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Attorney general sues under anti-spyware law

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New York company is accused of deception


AdwareReport Editor's Note: Spyware Cleaner is the 2nd anti-spyware product that we've reviewed to get hit with a lawsuit alleging deceptive practices. Read our review of Spyware Cleaner here.

Washington's attorney general has filed his first lawsuit under the state's new anti-spyware law -- alleging that a New York company's software claiming to rid personal computers of spyware actually deposits a nefarious program instead.

The suit, which was filed Tuesday against Secure Computer LLC of White Plains, N.Y., alleges that the company's spyware-scanning software falsely labels ordinary Windows system keys as spyware to induce computer users to pay $49.95 for the company's Spyware Cleaner program. That program doesn't actually clean spyware from the PC but rather modifies the computer's security settings, the suit alleges.

Attorney General Rob McKenna is expected to announce the suit at a news conference today in Seattle along with Nancy Anderson, deputy general counsel from Microsoft Corp., which also has filed suit against Secure Computer.

"This lawsuit is intended to send a message to spyware perpetrators and to hucksters who market phony products that play on the public fear of spyware," McKenna said Tuesday night. He called the alleged tactics, especially the changing of security settings, "quite startling."

Microsoft's lawsuit was prompted in part by complaints from the company's customers, Anderson said. At the same time, online promotions for the Spyware Cleaner program allegedly capitalized on the company's name, with phrases such as "Microsoft spyware cleaner" and "Microsoft anti-spyware."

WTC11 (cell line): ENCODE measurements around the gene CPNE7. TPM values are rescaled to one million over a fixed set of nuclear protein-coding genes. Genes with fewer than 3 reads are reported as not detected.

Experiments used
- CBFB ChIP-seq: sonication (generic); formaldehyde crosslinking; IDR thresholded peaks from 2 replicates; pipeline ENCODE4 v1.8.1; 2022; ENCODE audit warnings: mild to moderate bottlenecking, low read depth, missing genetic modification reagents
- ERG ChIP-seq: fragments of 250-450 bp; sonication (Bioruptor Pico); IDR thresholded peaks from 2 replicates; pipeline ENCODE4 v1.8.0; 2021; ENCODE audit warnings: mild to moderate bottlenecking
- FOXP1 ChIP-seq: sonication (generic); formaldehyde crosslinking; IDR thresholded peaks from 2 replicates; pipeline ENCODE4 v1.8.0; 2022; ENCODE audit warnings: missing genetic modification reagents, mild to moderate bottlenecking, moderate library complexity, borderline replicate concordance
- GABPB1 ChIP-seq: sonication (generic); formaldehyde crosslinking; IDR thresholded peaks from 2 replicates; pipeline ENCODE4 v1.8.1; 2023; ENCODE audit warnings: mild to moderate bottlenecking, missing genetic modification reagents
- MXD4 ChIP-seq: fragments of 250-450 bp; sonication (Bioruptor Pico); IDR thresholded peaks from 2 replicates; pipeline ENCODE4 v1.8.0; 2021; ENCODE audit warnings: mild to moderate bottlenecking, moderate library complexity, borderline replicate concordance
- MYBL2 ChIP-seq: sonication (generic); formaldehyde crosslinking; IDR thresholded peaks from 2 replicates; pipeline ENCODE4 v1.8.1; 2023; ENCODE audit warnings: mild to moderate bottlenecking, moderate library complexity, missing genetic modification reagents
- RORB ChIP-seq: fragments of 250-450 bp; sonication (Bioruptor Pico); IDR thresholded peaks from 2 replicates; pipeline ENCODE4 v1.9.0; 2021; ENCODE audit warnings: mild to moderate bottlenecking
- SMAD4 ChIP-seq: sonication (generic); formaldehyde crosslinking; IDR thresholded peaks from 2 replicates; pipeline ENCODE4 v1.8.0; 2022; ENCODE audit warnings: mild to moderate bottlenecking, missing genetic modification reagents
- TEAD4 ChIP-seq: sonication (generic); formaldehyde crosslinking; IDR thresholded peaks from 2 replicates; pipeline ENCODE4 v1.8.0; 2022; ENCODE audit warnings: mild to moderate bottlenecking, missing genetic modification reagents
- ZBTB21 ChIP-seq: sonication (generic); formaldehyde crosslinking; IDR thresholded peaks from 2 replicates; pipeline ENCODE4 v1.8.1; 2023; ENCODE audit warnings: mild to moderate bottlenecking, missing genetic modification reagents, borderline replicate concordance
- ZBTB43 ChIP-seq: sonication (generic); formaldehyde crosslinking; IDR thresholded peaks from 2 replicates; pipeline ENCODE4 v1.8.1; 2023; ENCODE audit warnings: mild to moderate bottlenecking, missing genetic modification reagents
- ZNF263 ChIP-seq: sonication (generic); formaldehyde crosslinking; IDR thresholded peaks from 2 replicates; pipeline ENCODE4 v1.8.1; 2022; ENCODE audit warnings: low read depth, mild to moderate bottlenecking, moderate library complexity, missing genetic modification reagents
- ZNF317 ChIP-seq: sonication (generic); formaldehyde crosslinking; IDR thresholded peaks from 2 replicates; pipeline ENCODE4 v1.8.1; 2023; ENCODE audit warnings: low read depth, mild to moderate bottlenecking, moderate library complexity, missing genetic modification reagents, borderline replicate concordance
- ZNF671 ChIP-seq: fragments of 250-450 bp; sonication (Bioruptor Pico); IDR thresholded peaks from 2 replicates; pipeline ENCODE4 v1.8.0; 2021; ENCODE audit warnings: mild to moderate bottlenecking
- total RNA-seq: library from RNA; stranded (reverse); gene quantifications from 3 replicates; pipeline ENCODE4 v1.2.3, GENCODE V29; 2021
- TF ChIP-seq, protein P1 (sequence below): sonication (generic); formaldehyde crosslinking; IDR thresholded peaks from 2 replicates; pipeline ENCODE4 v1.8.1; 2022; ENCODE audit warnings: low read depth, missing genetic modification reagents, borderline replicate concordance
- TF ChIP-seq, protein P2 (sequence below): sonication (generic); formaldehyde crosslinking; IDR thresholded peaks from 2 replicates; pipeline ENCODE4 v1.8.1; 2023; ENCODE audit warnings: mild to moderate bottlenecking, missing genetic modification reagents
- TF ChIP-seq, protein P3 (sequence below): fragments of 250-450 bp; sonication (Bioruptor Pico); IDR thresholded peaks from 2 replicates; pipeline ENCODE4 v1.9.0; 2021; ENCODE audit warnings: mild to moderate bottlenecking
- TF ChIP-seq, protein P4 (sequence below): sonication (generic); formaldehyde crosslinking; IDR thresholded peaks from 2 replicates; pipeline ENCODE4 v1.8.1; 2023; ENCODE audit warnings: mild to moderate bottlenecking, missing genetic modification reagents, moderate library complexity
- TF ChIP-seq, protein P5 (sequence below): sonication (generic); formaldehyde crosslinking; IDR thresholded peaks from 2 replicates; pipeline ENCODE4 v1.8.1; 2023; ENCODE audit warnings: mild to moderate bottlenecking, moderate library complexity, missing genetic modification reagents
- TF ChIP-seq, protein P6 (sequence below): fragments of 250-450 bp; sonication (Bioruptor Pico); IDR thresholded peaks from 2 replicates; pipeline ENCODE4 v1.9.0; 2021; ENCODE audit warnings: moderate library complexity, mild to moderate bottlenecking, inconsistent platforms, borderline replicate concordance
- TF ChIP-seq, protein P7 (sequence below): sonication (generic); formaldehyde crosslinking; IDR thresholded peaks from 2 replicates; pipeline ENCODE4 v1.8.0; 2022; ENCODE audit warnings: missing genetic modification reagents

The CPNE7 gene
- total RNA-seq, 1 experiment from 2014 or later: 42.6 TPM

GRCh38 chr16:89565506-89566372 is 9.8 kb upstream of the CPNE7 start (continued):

Anderson described the case as an "important milestone in making sure consumers understand that they will be protected if they are preyed upon by deceptive practices." Microsoft previously cited the state's anti-spyware law in a separate lawsuit against an unnamed defendant.

The law, which was enacted last year, made it illegal to illicitly install software on someone else's computer to modify settings, collect information or perform other deceptive acts.

Both suits also make claims under anti-spam laws, alleging deceptive practices in e-mails used to promote the product. McKenna's suit names defendants including Paul E. Burke, Secure Computer's president, who didn't return a message left on his phone in New York.

The suit alleges that Secure Computer, Burke and another defendant, Gary T. Preston of Jamaica, N.Y., made more than $100,000 by selling Spyware Cleaner through a network of affiliates. The suit, which also names some of those affiliates, asks the court to enjoin the defendants from deceptive practices and assess financial penalties.

Ben Edelman, an expert who has testified in anti-spyware suits, said he was familiar with Secure Computer and its tactics. He described it as "a deplorable practice" that "takes advantage of users in their moment of weakness." Edelman said there are other companies engaged in similar practices.

According to the attorney general's suit, the defendants marketed the Spyware Cleaner product to computer users through pop-up advertisements and e-mails that told them their machines had been infected with spyware. The pop-up messages, which mimicked the appearance of Microsoft security boxes and used the Redmond company's trademarked font, then asked users to perform a computer scan.

The messages were designed to alarm computer users, with one reading: "Warning -- Your computer may be infected with harmful spyware programs," the suit says. Those consumers who followed through with the scan were then told that they had spyware on their computers.

"Deceived into believing that dangerous spyware is on their computer and there is no time to waste, the user is induced to purchase Spyware Cleaner," the suit says.

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Last Updated on January 25, 2006 12:36 AM ?|?TrackBack

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